Names not only identify but they also arouse associations—sometimes good, sometimes bad. David Maas explains the biblically, a person's name held his reputation, a thing to be guarded and enhanced through godly living.
Advocates of this belief claim is that the names of the Creator-Father, and of His Son the Savior, are "sacred" only in the Hebrew language. The truth is, the names of God or of Christ are as sacred in one language as another, and there is no scripture to . . .
Richard Ritenbaugh, citing the Tower of Babel chapter in Genesis 11, in which the builders tried to "make a name" for themselves, trying to make themselves equal to God, suggests that God gave them a name: Babel: Confusion or Chaos. A name (1) id. . .
The third commandment, contemplating God's name, may be the most misunderstood of all. This commandment covers the quality of our worship.
Many think the Third Commandment merely prohibits profane speech. In reality, it regulates the purity and quality of our worship of the great God.
Many think the third commandment deals only with euphemisms and swearing, but it goes much deeper. It regulates the quality of our worship and glorifying God.
The prohibition against taking God's name in vain is the least understood commandment. When we bear God's name, we are to bear His character and nature.
To appropriate the name of God means to represent His attributes, character and nature. Our behavior must imitate Christ just as Christ revealed God the Father.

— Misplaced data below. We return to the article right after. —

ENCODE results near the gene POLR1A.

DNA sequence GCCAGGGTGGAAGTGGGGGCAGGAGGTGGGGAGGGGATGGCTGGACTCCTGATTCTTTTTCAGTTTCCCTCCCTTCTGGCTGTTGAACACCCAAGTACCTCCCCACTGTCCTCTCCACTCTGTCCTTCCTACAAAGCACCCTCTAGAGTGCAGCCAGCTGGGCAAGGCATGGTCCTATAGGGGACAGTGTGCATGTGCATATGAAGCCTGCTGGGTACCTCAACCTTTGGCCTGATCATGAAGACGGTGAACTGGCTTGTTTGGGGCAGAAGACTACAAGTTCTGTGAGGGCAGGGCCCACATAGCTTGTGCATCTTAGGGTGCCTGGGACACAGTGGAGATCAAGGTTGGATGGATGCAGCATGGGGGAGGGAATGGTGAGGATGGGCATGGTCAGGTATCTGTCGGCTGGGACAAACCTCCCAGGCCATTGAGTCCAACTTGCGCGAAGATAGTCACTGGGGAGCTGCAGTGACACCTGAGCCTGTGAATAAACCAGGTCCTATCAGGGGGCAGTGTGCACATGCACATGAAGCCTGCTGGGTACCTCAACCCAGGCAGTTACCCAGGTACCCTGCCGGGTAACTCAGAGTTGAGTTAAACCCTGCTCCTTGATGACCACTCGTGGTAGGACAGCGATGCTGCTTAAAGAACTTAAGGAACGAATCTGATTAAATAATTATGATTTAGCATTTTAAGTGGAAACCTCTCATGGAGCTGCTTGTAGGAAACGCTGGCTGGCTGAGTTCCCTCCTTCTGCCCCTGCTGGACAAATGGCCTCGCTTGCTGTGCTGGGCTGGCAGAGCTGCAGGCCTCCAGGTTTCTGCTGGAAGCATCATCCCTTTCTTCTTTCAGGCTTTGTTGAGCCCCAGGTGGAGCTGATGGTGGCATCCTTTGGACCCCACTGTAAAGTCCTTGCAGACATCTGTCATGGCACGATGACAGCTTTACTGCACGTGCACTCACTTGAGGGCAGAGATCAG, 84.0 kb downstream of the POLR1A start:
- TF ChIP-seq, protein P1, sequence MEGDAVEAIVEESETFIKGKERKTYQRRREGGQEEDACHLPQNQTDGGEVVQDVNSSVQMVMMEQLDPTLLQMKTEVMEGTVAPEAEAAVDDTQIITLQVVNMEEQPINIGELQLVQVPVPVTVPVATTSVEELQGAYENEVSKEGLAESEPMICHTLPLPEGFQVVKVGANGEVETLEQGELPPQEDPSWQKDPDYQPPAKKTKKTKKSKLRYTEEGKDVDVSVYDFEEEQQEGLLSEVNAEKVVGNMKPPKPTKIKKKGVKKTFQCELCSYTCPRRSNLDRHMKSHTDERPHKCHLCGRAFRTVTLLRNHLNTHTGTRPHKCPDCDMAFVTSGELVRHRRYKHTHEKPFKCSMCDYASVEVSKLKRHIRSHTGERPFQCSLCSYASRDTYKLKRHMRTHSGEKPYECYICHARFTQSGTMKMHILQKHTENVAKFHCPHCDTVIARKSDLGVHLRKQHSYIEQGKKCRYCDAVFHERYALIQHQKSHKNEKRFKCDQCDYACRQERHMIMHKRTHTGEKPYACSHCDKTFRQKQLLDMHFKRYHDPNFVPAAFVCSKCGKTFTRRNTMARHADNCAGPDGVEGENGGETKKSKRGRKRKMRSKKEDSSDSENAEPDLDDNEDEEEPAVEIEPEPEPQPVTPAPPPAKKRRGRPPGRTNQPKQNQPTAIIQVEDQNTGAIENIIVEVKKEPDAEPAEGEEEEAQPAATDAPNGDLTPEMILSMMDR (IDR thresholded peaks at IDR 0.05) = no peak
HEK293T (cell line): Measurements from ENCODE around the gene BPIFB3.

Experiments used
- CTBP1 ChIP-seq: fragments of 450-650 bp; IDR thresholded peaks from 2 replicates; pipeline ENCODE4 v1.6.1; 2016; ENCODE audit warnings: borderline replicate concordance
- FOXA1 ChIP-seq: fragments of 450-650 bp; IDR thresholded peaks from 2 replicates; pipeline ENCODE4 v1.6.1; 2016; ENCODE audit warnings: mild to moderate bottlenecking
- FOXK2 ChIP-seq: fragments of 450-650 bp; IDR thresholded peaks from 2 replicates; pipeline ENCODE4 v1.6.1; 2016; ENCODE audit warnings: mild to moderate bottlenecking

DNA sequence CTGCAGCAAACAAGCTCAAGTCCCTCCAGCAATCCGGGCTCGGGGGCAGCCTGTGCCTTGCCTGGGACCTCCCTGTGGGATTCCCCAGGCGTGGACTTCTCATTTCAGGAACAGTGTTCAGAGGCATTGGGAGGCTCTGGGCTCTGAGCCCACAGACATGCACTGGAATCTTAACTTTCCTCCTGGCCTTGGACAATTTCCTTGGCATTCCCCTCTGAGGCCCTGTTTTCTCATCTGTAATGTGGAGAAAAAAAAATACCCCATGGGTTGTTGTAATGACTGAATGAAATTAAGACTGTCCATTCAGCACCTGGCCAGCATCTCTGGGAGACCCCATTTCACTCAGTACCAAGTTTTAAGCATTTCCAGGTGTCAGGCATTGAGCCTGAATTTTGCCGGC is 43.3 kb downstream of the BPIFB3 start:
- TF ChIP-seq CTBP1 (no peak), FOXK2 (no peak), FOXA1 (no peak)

What is the difference between reputation and character? Which is more important? Ultimately, our character should be the foundation of our reputation.
Richard Ritenbaugh, acknowledging that it is tough to be a Christian, especially during a time when the United States Supreme Court, staffed by a majority of justices who have been given over to a reprobate mind, have deemed murder) the law of the land, ca. . .
After the Flood, the people grew suspicious of God. Their natural inclination was to defend against another act of God rather than make peace with Him.
Genesis 10 and 11 contain the brief description of Nimrod, the founder of Babylon and the Babylonian system, which has so greatly influenced the course of this world. ...
John Ritenbaugh reflects that the book of Hebrews is perhaps the least understood, most complex and most scholarly of all the books in the New Testament. However, in terms of spiritual insight, it is a pivotal book, whose function is to bridge the purposes. . .
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